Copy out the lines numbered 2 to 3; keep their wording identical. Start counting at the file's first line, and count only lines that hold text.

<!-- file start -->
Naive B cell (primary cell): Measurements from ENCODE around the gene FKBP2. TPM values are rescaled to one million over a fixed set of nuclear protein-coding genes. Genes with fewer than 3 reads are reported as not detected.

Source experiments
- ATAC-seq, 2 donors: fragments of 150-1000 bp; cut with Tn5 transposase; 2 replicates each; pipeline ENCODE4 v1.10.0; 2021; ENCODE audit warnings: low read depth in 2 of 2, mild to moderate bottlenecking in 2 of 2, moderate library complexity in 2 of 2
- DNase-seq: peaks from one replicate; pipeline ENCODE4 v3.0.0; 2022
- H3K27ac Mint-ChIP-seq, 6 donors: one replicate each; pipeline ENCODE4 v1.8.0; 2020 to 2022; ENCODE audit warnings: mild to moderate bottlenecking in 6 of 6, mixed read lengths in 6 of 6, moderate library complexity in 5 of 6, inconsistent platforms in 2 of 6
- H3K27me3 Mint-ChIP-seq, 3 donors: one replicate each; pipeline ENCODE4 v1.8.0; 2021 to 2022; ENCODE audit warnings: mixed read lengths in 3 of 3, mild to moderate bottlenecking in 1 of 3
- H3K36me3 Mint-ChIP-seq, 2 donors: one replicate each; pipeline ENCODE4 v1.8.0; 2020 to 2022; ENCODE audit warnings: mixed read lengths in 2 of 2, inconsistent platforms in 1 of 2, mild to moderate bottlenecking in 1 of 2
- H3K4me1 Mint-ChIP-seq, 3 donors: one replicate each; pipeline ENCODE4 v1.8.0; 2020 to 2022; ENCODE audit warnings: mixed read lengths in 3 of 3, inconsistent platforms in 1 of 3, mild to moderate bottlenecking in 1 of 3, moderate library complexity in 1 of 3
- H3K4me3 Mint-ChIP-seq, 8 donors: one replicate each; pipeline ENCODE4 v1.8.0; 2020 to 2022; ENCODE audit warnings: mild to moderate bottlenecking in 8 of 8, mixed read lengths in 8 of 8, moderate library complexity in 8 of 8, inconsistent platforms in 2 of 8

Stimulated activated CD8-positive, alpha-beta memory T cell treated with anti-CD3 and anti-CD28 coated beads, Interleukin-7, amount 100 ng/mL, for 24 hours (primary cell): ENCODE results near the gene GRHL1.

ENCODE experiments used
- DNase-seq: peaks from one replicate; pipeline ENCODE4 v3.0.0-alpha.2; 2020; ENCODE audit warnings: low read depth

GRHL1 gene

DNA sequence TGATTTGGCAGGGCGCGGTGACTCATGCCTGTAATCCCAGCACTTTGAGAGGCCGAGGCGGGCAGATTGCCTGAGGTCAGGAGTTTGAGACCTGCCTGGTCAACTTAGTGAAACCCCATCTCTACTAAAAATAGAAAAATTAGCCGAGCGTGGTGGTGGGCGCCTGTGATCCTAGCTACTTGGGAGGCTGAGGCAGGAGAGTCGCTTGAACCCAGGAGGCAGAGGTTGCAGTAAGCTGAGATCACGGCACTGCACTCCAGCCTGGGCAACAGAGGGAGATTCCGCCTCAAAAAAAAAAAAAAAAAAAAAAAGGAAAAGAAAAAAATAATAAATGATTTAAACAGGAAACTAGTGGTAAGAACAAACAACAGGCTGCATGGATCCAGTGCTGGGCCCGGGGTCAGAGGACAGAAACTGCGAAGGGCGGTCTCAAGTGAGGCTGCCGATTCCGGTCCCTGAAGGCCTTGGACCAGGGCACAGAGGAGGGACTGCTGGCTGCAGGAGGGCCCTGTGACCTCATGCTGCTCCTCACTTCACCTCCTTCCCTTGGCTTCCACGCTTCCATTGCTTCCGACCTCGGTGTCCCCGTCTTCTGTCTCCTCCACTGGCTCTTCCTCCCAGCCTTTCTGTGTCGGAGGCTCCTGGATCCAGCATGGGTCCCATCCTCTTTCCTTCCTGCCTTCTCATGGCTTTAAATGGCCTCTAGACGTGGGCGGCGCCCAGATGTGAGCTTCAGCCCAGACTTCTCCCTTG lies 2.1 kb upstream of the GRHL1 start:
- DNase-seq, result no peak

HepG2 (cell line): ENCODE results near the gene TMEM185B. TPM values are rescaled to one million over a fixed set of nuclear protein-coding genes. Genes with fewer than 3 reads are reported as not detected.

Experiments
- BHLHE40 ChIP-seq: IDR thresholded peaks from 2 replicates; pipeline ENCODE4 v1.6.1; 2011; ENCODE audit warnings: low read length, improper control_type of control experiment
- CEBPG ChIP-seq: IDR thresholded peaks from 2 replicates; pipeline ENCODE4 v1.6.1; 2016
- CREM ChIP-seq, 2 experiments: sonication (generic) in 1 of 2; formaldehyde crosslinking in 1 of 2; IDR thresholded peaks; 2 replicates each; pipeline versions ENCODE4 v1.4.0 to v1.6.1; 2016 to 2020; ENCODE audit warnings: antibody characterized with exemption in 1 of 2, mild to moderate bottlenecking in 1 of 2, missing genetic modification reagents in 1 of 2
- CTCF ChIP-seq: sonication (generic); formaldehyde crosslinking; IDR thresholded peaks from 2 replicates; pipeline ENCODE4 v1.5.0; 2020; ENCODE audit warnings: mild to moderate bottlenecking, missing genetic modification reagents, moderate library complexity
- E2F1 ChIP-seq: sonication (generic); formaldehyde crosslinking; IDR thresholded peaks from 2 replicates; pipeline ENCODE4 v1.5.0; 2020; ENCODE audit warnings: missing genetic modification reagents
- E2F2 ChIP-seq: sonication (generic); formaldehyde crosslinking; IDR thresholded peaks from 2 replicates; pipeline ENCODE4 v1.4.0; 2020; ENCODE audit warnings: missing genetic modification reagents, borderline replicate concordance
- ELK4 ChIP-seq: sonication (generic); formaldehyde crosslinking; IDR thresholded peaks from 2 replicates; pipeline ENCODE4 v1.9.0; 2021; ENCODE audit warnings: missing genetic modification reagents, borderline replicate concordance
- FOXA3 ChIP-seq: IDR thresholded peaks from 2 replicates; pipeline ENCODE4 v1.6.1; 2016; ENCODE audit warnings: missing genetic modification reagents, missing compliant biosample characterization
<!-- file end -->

Source experiments
- ATAC-seq, 2 donors: fragments of 150-1000 bp; cut with Tn5 transposase; 2 replicates each; pipeline ENCODE4 v1.10.0; 2021; ENCODE audit warnings: low read depth in 2 of 2, mild to moderate bottlenecking in 2 of 2, moderate library complexity in 2 of 2